Rained-Out Rec; Get Out of the Cold
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Rained-Out Rec For weeks, torrential rains have ravaged Texas, washing out roads and bridges, forcing evacuations and rescues, and causing millions of dollars in damage to hundreds of businesses and residences. Also a casualty of the summer flooding is the Tyler Summer Playground Program, which opened at five city parks on June 4. Designed to offer youths a variety of summertime activities, the program has been rained out most days, with participating children forced to seek shelter under park pavilions instead of being allowed to run free on the playgrounds.
In fact, by early July program director Van Jordan told the Tyler Morning Telegraph that his staff was running out of activities and supplies to keep the youths occupied. "We've bought so much Elmer's glue and PopsicleÂ® sticks, our budget is almost depleted," he said.
Between storms, program participants have been able to enjoy a limited amount of time on the playgrounds. But inevitably the clouds reappear and the children are herded back to the pavilions and their board games. "The good news is we are developing expert Uno players, and chess and checkers participation has never been so high," said Jordan, who was compelled to lobby his community for donations of board games, craft materials and cards.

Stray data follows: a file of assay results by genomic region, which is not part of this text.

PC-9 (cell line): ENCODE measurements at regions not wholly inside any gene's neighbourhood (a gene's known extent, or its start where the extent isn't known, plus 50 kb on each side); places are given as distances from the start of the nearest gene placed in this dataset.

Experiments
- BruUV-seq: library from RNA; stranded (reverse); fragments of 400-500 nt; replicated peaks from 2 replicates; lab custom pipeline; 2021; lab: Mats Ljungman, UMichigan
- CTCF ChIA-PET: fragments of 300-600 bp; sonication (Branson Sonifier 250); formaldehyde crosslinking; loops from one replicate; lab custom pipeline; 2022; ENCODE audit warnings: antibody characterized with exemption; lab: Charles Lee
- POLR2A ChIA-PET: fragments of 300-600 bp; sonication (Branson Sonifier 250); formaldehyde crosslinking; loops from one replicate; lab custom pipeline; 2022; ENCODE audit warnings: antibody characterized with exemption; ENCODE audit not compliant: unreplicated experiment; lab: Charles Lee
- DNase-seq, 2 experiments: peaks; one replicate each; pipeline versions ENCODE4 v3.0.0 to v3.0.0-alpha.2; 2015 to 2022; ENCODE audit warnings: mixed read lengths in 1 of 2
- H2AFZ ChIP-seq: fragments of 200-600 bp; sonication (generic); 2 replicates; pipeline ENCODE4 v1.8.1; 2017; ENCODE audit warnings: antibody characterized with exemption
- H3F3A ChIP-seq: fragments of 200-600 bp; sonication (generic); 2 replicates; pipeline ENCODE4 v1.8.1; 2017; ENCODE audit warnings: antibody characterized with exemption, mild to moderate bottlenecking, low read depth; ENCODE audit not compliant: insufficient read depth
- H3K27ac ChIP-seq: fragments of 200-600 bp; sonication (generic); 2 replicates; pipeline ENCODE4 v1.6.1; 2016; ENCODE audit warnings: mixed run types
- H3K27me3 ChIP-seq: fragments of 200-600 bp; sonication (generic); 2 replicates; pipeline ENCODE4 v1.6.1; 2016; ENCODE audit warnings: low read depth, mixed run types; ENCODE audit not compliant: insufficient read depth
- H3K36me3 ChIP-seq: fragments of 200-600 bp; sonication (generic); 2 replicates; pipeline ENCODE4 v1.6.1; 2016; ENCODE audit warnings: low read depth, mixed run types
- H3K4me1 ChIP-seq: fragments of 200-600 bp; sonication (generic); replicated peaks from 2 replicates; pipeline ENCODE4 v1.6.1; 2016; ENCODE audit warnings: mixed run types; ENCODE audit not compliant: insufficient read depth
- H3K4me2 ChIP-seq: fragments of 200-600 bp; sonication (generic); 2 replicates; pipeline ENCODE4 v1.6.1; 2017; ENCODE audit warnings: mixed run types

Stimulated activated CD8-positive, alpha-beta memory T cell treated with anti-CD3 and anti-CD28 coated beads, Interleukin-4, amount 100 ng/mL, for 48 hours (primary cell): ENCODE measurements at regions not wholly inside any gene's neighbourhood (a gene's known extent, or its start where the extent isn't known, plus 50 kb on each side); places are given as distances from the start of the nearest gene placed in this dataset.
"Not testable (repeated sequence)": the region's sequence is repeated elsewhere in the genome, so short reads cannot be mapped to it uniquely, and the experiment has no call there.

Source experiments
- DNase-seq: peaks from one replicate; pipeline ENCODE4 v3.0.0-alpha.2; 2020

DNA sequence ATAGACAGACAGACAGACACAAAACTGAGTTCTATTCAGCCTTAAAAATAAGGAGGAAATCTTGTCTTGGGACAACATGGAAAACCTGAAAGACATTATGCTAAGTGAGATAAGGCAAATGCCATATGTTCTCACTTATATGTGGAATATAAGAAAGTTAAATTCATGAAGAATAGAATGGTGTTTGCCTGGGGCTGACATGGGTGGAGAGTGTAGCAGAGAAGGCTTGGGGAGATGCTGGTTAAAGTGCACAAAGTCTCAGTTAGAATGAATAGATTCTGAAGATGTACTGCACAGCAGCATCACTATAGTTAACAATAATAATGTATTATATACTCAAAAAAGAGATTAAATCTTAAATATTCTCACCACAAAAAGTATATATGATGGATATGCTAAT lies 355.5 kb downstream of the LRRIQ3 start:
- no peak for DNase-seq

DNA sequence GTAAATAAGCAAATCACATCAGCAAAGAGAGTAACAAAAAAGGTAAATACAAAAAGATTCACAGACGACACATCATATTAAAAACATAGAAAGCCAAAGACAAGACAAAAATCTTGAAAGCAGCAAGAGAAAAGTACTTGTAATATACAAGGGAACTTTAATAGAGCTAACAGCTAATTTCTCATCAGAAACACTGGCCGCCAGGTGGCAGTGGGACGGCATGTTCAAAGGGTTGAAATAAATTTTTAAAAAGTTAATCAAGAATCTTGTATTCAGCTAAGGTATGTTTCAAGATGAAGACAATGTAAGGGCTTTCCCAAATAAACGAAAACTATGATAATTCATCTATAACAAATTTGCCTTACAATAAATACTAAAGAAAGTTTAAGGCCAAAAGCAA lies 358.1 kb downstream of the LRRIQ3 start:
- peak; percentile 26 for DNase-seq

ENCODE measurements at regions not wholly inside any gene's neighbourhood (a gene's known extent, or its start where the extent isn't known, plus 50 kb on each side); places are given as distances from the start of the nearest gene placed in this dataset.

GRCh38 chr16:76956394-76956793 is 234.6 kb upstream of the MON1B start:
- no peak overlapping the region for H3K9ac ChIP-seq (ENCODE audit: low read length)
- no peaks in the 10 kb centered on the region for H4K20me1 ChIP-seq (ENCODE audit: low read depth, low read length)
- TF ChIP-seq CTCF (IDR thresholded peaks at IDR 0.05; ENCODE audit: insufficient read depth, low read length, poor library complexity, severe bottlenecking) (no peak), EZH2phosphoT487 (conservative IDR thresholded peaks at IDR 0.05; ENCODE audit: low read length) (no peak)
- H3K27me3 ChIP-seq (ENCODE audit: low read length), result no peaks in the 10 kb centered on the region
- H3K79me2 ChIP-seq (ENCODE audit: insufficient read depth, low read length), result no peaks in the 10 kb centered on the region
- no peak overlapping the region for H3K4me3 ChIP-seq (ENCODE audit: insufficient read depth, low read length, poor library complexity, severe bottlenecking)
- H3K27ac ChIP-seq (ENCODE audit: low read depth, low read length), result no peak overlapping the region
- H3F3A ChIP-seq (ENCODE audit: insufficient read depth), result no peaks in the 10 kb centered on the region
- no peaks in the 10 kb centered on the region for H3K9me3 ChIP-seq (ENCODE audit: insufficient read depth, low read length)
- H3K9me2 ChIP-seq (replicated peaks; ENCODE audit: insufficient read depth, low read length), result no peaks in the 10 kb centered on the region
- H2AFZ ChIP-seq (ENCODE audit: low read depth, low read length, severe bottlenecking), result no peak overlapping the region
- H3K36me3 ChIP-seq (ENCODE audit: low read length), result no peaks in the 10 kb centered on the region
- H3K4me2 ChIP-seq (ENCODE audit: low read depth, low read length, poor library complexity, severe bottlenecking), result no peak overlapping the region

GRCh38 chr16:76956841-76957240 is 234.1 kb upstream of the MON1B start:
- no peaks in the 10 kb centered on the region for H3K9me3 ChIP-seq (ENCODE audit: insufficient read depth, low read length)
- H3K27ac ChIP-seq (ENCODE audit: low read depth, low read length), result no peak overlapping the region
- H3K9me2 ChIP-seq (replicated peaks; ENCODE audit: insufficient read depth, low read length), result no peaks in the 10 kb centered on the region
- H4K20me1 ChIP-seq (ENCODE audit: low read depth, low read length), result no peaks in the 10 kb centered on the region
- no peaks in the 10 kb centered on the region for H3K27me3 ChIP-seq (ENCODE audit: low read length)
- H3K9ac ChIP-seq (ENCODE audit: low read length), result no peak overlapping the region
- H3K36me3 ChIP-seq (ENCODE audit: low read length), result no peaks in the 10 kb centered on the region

Get Out of the Cold After enduring a bruising, hard-fought contest, some athletes claim there's nothing like an ice-cold bath to soothe sore muscles. But a new study suggests that immersing one's body in ice water after strenuous exercise has no real benefits and, in fact, could actually be detrimental to muscle recovery.
Conducted by the University of Melbourne (Australia) and published in the June issue of the British Journal of Sports Medicine, the study found that of its 40 volunteers, those who took ice baths reported more pain after 24 hours than those who took tepid baths. These findings counter physiotherapists' longtime claims that ice baths help rid muscles of lactic acid, which can cause pain.
After the two groups of study subjects emerged from their baths, researchers measured their swelling, pain levels, performance in a hopping test and the levels of a chemical in their blood that indicates muscle damage. No differences between the two groups were found, except that those who had taken ice baths actually reported more muscle pain.
For his part, study co-author Peter Brukner expected some athletes to continue adamantly touting the benefits of ice therapy, despite his findings. "Most of them tell us that they feel they have less muscle pain and stiffness the following day after using the ice baths," Brukner told reporter James Randerson of The Guardian of the United Kingdom. "I would suggest that if (athletes) try the technique and feel that it helps, then they should continue to use it and not wait until there is scientific proof."
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